I did a presentation the other day for a group of mostly students of color coming from working- and middle-class families as part of Hillyer College Admissions Day, a group of young people who would benefit from the elimination of student loan debt and universal healthcare.
Unfortunately for them, the Democratic Party establishment thinks helping them will cost the nation too much.
I talked with these students about the importance of citizen engagement and why it is imperative for them to not be spectators, but actors, to create the kind of world they want to live in.
We talked about the expectations of democratic citizenship (things like to be interested in politics, be knowledgeable, and do more than just vote). I asked them about whether they planned to vote in November if they’re eligible and they raised their hands - some of them are registered to vote already (one mentioned going back to MA to vote today).
I reminded them that voting is only a first step and emphasized the importance of linking the things they care about like college affordability and saving the environment with political activism.
I hope I got through to them because the current group of political leaders in both the Democratic and Republican Party are not prioritizing their interest and needs. If they want fundamental change, they will have to work to bring it about.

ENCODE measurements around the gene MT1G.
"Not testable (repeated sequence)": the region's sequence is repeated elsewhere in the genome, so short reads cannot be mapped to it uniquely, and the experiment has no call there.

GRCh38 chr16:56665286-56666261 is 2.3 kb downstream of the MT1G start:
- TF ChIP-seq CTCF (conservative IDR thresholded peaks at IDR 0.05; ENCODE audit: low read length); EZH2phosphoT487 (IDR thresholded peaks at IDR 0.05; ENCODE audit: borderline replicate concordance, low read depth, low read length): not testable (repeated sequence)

In Georgia, officials are purging 100,000 voters from the voter rolls. In Florida, the modern equivalent of a poll tax is being thrust upon formerly incarcerated residents. And in Texas, in a willful policy effort to drive down Election Day turnout, 750 polling places have been shuttered since 2012.
Across the nation, voting rights are indeed under attack. But here at home, this legislative session, Connecticut has the opportunity to send a message to America by expanding participation in democracy - and for those who need it most.
We can do it by passing automatic voter registration - known as AVR. It's a critical reform as the 2020 election approaches, and it needs to be one of the first issues the Legislature takes up this session. Here's why.
Last year on the final day of legislative business, just as the Senate was set to join the House in passing AVR, political maneuvering hampered common-sense policymaking.